Financial Aid Tips for the Uninitiated

Published on April 30, 2014, by in Personal Finance.

If you’re the parent of a child in high school that is rapidly approaching college age, chances are that you’ve just been introduced to the “numbers game” that is financial aid.

Colleges across the country issue their financial aid awards just after acceptance letters are sent out and, while the numbers might look rather impressive, the award letters can sometimes be confusing. Even worse, if interpreted the wrong way you might make a  mistake that could  cost you thousands of dollars.

For example, from the look of some financial aid letters some colleges mix up their loans and grants in what looks to be quite a random fashion. Others fail to clearly identify the student loans as actual loans or make it look as if they are giving away “free money”. Some colleges forget to mention the cost of expensive college extras like textbooks, which can be obviously problematic.

“Fundamentally, award letters aren’t really a counseling tool. They are marketing documents,” said Mark Kantrowitz, senior vice president and publisher of Edvisors Network. “Their goal is to show you how you can afford the school, even if you really can’t.”  Kantrowitz added that, even though 2000 colleges around the country have adopted a common format when it comes to financial aid award letters, the majority of colleges in the United States have not.

“There is no standardization because if you could easily compare, you could realize which school is more affordable,” Kantrowitz said.

In 2007/2008, the last year that figures are available, over 50% of all students received some type of financial aid, averaging approximately $4900, no small amount of money. That’s according to the National Center for Education Statistics and, for students at private four-year colleges, the average was over $10,000. Additionally, almost 40% of students received an average loan of $7100 and, at four-year colleges, $9100.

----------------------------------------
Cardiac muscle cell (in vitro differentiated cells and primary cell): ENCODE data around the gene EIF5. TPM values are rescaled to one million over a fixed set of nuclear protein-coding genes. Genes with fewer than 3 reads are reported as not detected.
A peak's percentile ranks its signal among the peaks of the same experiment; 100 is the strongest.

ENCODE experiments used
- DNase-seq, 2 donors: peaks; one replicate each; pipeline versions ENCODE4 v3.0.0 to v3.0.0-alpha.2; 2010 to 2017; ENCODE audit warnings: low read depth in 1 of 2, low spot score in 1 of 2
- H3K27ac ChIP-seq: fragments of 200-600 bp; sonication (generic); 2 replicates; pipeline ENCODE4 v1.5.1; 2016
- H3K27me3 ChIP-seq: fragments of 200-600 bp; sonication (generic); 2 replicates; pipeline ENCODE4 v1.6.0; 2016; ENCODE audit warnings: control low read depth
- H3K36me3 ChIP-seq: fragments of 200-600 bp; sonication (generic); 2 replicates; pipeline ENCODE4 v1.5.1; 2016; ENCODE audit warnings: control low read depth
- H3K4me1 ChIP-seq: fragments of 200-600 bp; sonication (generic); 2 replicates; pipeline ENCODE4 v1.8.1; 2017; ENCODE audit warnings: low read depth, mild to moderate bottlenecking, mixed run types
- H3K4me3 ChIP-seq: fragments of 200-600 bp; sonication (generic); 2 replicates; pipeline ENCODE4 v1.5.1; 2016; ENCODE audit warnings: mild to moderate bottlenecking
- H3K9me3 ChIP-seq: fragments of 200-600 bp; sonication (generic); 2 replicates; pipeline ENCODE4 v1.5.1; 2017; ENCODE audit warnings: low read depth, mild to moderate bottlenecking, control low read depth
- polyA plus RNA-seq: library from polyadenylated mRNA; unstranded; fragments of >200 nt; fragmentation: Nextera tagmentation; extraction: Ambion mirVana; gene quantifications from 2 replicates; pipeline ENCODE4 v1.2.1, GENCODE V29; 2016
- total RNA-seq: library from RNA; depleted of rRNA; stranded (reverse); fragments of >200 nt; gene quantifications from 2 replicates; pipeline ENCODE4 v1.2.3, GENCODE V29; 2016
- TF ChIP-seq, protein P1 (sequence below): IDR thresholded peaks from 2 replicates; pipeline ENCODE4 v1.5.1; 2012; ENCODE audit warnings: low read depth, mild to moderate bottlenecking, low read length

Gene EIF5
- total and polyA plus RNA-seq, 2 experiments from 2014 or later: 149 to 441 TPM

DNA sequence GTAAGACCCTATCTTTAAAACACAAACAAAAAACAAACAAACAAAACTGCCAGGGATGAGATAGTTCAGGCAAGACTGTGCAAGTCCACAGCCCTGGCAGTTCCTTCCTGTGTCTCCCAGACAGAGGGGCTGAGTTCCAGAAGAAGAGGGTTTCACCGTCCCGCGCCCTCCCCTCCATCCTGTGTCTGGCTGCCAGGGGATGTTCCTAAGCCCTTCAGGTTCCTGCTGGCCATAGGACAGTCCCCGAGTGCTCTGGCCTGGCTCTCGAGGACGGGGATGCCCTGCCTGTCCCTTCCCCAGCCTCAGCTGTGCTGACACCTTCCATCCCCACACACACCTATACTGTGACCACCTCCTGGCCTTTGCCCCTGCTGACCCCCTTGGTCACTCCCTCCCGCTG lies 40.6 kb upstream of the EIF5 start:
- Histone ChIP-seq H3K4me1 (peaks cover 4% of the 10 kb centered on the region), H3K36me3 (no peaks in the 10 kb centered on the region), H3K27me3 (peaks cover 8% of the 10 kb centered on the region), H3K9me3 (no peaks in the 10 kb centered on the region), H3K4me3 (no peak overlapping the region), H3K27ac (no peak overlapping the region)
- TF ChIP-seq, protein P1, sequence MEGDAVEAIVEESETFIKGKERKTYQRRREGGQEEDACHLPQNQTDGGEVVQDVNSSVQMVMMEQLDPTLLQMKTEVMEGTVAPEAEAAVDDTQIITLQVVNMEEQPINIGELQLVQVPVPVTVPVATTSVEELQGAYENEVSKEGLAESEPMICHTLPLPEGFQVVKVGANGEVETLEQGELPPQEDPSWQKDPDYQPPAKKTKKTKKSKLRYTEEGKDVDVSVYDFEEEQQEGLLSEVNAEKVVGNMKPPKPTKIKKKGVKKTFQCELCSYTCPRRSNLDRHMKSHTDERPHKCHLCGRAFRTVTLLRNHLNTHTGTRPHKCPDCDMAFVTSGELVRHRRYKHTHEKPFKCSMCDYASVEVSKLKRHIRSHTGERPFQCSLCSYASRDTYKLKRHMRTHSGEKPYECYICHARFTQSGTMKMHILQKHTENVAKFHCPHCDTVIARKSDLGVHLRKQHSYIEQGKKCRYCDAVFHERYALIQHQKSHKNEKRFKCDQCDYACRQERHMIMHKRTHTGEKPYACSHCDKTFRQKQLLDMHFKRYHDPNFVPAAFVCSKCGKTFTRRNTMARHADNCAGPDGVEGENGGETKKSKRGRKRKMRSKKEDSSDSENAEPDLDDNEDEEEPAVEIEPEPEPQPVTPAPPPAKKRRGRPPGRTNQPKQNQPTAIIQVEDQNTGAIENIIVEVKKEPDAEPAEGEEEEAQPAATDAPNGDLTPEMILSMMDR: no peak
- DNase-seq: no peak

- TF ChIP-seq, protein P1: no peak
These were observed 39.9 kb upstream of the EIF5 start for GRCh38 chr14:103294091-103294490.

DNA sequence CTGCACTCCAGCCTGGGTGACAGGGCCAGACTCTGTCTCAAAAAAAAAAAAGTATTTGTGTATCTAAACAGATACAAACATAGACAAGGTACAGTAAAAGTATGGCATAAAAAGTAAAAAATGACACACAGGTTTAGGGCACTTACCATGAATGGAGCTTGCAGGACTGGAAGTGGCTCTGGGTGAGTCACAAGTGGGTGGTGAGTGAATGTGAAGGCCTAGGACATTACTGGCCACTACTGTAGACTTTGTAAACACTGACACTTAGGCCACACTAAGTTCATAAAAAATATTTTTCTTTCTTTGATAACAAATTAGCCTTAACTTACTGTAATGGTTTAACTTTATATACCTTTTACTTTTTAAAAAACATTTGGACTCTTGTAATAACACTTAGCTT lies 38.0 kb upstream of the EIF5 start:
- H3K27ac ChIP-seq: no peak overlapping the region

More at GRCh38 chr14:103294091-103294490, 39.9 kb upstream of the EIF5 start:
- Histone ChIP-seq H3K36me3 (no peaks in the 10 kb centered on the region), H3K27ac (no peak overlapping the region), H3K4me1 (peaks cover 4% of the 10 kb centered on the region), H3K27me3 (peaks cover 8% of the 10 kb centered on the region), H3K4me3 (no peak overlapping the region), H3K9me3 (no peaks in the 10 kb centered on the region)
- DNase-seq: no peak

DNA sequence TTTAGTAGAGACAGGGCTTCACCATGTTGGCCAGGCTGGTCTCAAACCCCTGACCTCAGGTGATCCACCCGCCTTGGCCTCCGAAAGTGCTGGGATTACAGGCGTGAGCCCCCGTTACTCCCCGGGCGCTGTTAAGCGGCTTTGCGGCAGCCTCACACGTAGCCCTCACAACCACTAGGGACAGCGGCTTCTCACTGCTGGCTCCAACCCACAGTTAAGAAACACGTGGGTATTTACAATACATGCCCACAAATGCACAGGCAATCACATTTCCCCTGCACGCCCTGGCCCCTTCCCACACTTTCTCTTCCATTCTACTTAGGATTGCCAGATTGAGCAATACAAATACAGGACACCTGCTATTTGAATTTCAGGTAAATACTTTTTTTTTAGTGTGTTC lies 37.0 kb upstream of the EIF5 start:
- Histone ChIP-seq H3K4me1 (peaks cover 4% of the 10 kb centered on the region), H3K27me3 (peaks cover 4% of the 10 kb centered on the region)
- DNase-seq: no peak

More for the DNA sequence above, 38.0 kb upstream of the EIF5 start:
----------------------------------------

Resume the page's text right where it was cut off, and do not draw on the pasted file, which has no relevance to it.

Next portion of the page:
Keeping these numbers in mind, below are a number of steps that you can use when comparing financial aid so that you know exactly what you’re getting into and can make an accurate comparison.

The first and most important is to not make the mistake of seeing these financial aid loans as “free money”. Many colleges subtract both loans and grants from their total cost and present that as their net cost, but Kantrowitz says to include these loans in what you will eventually have to pay back.

“Only in the parlance of financial aid is a loan characterized as reducing your costs,” he said. “Imagine going to a car dealer and having them say ‘that car is free because you have zero down.”

When it comes to grants however, that’s another story completely. “There is no better price than free,” said Martha Holler, a senior vice president at Sallie Mae.

She’s correct of course but cautions that, when calculating the four-year cost of college, a parent make sure to know whether the grant their child is receiving will be available for 1 or 2 years as well as whether the grant itself is based on things like grade-point averages, sports participation or the choice of their child’s major.

Holler went on to say that  “you may see a one-year grant for $2,500, but a four-year grant for $1,000 annually”, and noted that this would be a better deal (obviously) that might be overlooked when comparing student loan forms and figures.

If you’d like to compare average grants to beginning students as well as to students at a particular college, you can go to for help.

Finally, be sure not to let the “sticker price” throw you off. While some private four-year colleges will indeed have much higher stated costs, they may also have a lot more aid to grant and, according to Holler, “Sometimes it’s that more expensive school that costs you less out of pocket.”

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